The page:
The clerk called out “next in line!”, and Frannie went to the counter. “Can I have your name?,” the employee asked, but she stared at her computer screen while asking. Frannie stated her name, the time of her appointment, and noted the reason for the appointment.
Staring at the screen, the clerk confirmed the insurance was still valid and the address was still the same. After Frannie confirmed, the representative, still staring at the computer screen said “feel free to have a seat over there in the lobby.” So, Frannie went over to the lobby, and she sat down.
This is similar to interactions that happen millions of times every day at American businesses, and this is emblematic of interactions that happen millions of times every day which are NOT GOOD.
The only semblance of eye contact was when the clerk looked toward the line 20 feet away and yelled “next in line!” The clerk was dutifully doing her job, entering or confirming the right data. She got the facts right, she completed the transaction, and she told the customer where to go!
Frannie, meanwhile, was a proverbial cog in the assembly line. She was moved from place to place to place with all the warmth and attention and appreciation that one would expect from a conveyor belt.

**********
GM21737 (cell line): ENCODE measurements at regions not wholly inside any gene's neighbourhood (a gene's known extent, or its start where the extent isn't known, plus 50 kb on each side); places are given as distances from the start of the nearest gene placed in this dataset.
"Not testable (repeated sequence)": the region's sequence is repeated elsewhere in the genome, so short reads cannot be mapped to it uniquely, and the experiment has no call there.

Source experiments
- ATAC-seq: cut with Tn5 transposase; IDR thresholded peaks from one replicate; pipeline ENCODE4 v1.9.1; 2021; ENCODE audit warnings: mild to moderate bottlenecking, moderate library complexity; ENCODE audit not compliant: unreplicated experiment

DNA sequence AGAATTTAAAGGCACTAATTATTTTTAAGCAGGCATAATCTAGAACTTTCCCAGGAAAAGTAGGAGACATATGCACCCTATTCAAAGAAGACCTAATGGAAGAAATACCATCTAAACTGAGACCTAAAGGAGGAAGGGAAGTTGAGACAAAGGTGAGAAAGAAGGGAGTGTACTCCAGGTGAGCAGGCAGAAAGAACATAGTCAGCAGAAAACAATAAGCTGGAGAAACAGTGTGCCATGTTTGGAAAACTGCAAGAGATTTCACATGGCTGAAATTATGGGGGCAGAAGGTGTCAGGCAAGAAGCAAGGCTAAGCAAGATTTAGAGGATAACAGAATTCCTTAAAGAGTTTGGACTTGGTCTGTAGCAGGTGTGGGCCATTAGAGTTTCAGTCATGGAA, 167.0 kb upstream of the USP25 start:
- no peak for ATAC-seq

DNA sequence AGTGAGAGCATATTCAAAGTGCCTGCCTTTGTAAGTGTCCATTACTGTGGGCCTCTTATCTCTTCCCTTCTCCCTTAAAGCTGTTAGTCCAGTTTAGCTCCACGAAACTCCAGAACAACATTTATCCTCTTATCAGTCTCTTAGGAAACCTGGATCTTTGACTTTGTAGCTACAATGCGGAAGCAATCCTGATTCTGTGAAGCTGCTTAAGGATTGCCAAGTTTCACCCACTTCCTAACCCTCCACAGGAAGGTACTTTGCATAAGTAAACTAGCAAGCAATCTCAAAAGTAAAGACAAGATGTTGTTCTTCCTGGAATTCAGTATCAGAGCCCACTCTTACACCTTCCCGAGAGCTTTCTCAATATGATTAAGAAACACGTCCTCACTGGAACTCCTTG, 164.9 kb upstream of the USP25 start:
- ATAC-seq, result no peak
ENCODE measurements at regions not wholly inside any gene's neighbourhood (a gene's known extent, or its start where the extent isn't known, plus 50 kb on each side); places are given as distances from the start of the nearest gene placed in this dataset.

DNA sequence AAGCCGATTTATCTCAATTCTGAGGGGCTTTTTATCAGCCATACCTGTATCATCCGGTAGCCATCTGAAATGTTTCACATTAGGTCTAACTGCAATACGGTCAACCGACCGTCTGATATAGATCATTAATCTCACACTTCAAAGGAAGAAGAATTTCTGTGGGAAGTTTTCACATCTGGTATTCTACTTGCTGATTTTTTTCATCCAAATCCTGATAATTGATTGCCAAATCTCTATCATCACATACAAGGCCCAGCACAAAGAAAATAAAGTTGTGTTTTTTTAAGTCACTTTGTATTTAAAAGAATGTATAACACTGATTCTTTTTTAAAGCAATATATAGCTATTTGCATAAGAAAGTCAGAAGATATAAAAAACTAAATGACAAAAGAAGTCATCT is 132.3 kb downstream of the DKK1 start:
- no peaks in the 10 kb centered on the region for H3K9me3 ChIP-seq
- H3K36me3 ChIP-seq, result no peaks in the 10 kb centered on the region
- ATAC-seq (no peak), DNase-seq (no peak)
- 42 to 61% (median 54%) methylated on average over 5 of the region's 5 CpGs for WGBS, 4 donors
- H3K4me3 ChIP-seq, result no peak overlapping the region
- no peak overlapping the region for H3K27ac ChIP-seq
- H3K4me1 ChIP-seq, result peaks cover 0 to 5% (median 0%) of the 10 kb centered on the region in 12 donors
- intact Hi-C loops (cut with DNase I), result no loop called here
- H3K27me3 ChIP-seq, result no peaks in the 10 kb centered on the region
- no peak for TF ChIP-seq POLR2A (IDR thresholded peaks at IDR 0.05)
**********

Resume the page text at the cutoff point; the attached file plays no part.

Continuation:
After Frannie sat in the waiting area, she looked around and noticed that there were 4 different waiting areas with small signs to signify waiting areas A, B, C, and D. She assumed she was in the right area, but it was unclear to her. She was a tiny bit confused and a little bit irritated at the lack of anything positive. The longer she waited – 5, 10, 15 minutes past her appointment time – the more irritated she got. She also wondered if she was in the right waiting area. She saw patient after patient who checked in after her get called ahead of her.
She was getting hot, frustrated, and her question about the delay was turning into a complaint about the experience. Before her emotions got the better of her, her name was called.
The whole time, Frannie kept thinking that if the clerk had only looked up during the conversation, made eye contact a few times, smiled, and been more clear about the potential wait time and about the location of the waiting room, expectations that Frannie had would’ve been more reasonable; her perception of the experience would have been much more positive.
When you’re face-to-face with the customer, no matter how important that computer screen is or that paperwork may be, look up, or look out!